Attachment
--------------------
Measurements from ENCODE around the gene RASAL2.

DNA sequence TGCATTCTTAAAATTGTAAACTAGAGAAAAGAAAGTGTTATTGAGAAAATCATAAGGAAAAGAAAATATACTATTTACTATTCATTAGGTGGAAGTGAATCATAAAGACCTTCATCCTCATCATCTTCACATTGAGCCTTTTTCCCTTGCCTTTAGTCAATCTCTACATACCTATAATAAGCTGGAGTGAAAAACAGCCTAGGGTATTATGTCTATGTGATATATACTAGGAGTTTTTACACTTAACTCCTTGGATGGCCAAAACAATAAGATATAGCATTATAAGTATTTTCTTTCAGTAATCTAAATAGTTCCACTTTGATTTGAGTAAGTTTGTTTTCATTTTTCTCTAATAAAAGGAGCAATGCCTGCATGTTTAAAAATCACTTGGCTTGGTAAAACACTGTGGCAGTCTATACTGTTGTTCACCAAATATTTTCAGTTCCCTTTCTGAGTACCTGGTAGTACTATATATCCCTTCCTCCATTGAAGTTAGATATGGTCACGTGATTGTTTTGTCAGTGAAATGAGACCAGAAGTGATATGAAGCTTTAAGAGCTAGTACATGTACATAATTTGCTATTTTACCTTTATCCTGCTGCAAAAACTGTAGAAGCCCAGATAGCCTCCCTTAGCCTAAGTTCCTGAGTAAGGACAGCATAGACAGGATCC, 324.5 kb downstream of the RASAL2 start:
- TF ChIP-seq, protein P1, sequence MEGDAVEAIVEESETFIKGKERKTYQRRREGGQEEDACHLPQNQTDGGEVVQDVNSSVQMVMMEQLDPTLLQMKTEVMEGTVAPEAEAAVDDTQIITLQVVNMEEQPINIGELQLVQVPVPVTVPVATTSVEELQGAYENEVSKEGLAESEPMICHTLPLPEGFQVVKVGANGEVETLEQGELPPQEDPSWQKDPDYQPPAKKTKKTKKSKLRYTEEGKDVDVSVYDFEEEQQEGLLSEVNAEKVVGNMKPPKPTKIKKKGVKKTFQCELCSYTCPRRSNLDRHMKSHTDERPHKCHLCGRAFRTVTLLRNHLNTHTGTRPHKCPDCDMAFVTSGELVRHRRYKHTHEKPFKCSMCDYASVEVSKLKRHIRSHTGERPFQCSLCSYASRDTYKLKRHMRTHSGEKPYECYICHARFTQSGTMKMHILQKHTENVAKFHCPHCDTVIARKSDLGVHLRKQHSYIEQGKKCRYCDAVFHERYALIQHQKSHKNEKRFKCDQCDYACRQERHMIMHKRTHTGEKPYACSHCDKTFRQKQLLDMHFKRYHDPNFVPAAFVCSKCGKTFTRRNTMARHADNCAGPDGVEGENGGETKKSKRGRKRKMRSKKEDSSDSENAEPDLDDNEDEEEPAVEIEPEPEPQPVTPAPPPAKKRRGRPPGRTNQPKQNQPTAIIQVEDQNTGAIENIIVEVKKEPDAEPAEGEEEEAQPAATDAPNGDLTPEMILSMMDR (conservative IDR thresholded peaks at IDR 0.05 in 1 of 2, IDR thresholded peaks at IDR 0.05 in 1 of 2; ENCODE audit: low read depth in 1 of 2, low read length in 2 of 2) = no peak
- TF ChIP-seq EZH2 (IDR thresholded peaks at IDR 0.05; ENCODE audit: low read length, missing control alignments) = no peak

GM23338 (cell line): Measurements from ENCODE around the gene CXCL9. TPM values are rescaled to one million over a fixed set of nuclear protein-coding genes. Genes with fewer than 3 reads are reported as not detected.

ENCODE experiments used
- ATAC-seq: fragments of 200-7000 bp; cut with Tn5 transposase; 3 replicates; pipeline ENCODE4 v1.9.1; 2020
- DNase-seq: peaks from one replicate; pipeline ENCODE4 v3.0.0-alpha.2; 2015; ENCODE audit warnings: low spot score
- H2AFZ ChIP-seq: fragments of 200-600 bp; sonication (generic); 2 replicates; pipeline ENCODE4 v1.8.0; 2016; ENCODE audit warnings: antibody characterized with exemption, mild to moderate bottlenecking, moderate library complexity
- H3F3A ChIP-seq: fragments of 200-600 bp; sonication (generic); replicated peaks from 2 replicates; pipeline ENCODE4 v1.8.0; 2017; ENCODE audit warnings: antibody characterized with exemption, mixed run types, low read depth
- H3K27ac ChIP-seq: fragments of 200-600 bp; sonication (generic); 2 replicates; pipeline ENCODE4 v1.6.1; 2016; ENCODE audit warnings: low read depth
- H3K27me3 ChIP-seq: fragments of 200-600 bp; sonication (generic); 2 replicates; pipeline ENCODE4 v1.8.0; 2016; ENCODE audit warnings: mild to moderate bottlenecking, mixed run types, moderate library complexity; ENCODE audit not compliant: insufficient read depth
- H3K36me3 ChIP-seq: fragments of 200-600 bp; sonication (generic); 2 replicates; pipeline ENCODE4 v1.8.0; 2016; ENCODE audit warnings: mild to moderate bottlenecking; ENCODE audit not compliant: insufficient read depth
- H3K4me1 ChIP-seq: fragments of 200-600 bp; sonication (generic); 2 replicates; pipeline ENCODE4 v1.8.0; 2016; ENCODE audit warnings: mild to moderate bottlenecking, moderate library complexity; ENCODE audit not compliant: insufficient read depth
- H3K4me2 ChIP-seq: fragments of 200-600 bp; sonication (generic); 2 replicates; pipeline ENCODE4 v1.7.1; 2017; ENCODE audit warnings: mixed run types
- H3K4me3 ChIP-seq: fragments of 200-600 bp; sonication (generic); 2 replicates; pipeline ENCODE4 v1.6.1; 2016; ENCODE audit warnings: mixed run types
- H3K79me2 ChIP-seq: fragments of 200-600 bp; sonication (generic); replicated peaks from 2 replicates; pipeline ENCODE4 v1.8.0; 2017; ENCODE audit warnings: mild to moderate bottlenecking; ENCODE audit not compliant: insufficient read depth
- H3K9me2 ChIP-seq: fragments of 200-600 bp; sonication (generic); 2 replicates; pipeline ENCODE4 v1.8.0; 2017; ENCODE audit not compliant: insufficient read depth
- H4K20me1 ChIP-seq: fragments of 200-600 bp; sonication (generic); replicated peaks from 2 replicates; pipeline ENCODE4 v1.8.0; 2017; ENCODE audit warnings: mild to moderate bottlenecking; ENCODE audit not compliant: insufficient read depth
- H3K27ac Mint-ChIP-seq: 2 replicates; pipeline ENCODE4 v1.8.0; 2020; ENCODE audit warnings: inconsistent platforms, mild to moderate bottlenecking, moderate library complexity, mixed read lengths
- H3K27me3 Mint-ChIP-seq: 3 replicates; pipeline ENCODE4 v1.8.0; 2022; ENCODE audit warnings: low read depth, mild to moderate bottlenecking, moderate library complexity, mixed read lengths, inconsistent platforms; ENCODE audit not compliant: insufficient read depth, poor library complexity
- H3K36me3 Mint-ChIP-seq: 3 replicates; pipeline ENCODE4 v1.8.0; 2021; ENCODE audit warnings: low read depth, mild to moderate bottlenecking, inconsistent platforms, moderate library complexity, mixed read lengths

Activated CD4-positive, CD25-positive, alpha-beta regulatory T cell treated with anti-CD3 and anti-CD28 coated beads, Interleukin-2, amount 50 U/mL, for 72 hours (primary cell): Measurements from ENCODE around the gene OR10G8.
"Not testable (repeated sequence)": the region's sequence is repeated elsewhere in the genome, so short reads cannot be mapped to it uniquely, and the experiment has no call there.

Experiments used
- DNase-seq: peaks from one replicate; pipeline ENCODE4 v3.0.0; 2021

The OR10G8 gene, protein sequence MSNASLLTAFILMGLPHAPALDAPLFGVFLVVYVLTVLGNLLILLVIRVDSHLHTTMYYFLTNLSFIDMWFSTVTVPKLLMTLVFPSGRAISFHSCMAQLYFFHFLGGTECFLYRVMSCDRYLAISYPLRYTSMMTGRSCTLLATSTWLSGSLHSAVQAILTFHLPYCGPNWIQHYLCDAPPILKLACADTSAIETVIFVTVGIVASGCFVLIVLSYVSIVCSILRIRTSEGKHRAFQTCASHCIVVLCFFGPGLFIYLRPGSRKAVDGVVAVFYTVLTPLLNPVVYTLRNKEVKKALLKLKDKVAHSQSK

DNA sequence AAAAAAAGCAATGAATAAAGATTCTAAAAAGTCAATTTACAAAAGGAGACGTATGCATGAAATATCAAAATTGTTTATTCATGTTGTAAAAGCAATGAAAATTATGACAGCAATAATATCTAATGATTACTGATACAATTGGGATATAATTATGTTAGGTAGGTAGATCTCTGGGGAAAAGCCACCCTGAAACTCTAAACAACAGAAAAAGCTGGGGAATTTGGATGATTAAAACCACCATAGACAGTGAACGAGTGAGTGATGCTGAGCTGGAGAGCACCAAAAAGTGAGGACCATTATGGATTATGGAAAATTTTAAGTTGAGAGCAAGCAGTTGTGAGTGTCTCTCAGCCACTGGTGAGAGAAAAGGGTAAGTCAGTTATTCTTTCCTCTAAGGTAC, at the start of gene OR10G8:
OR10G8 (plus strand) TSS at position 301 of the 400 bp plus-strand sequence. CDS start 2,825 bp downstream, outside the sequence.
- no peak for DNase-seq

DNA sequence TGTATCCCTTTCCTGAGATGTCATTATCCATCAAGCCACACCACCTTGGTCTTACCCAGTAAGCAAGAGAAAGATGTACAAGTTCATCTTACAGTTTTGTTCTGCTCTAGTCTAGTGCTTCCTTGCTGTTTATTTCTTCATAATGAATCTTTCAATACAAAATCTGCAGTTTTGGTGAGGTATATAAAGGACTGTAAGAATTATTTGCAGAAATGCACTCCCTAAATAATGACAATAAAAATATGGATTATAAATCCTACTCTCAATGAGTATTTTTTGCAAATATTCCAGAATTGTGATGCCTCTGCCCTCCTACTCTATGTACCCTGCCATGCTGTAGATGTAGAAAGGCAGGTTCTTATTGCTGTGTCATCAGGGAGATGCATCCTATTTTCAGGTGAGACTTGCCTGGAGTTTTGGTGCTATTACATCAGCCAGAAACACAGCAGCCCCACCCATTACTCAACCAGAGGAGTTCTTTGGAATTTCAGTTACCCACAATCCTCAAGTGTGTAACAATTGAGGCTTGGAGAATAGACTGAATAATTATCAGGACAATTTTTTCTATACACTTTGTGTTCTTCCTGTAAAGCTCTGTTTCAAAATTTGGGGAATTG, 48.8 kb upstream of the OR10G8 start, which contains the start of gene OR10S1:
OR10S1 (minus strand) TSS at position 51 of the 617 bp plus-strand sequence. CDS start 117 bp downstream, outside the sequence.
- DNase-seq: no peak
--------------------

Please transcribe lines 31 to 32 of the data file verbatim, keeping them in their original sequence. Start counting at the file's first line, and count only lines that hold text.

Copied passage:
DNA sequence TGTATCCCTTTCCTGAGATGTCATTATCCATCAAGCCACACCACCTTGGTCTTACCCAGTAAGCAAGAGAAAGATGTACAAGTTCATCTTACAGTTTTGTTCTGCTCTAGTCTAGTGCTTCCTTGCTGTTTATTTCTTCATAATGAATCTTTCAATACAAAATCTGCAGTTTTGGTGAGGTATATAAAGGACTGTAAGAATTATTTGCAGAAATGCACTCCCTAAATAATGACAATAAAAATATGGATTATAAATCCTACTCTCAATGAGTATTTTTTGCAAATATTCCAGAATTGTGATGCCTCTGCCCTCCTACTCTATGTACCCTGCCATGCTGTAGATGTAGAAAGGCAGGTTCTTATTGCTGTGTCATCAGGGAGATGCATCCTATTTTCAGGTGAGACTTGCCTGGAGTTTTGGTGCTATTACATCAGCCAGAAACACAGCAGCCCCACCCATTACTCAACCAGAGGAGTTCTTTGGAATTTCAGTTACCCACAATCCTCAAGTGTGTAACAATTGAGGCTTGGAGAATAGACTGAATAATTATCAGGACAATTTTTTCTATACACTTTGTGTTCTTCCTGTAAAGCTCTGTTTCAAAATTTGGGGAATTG, 48.8 kb upstream of the OR10G8 start, which contains the start of gene OR10S1:
OR10S1 (minus strand) TSS at position 51 of the 617 bp plus-strand sequence. CDS start 117 bp downstream, outside the sequence.